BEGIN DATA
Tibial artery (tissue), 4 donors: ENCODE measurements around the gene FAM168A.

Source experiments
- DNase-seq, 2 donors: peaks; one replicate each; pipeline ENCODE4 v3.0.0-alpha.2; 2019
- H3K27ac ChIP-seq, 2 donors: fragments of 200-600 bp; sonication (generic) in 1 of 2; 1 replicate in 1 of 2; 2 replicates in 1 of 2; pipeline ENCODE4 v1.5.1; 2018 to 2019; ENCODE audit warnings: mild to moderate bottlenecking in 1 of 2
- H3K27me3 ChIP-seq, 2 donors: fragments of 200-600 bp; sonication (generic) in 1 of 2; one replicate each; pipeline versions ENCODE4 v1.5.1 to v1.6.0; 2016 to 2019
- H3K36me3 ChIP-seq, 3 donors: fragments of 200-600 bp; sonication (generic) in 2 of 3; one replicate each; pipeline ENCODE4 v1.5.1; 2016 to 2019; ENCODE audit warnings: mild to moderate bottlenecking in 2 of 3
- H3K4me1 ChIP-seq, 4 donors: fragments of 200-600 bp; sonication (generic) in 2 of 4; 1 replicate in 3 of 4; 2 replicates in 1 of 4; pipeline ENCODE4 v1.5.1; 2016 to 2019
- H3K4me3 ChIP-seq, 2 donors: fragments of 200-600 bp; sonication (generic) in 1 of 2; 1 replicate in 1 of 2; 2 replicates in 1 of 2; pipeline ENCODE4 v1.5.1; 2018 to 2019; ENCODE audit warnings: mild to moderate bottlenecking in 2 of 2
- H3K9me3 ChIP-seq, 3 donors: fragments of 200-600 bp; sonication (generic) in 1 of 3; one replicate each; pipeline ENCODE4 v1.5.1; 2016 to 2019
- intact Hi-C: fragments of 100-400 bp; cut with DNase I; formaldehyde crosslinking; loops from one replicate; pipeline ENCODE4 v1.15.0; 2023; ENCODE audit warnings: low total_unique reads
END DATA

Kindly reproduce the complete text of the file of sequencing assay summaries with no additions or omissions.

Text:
Tibial artery (tissue), 4 donors: ENCODE measurements around the gene FAM168A.

Source experiments
- DNase-seq, 2 donors: peaks; one replicate each; pipeline ENCODE4 v3.0.0-alpha.2; 2019
- H3K27ac ChIP-seq, 2 donors: fragments of 200-600 bp; sonication (generic) in 1 of 2; 1 replicate in 1 of 2; 2 replicates in 1 of 2; pipeline ENCODE4 v1.5.1; 2018 to 2019; ENCODE audit warnings: mild to moderate bottlenecking in 1 of 2
- H3K27me3 ChIP-seq, 2 donors: fragments of 200-600 bp; sonication (generic) in 1 of 2; one replicate each; pipeline versions ENCODE4 v1.5.1 to v1.6.0; 2016 to 2019
- H3K36me3 ChIP-seq, 3 donors: fragments of 200-600 bp; sonication (generic) in 2 of 3; one replicate each; pipeline ENCODE4 v1.5.1; 2016 to 2019; ENCODE audit warnings: mild to moderate bottlenecking in 2 of 3
- H3K4me1 ChIP-seq, 4 donors: fragments of 200-600 bp; sonication (generic) in 2 of 4; 1 replicate in 3 of 4; 2 replicates in 1 of 4; pipeline ENCODE4 v1.5.1; 2016 to 2019
- H3K4me3 ChIP-seq, 2 donors: fragments of 200-600 bp; sonication (generic) in 1 of 2; 1 replicate in 1 of 2; 2 replicates in 1 of 2; pipeline ENCODE4 v1.5.1; 2018 to 2019; ENCODE audit warnings: mild to moderate bottlenecking in 2 of 2
- H3K9me3 ChIP-seq, 3 donors: fragments of 200-600 bp; sonication (generic) in 1 of 3; one replicate each; pipeline ENCODE4 v1.5.1; 2016 to 2019
- intact Hi-C: fragments of 100-400 bp; cut with DNase I; formaldehyde crosslinking; loops from one replicate; pipeline ENCODE4 v1.15.0; 2023; ENCODE audit warnings: low total_unique reads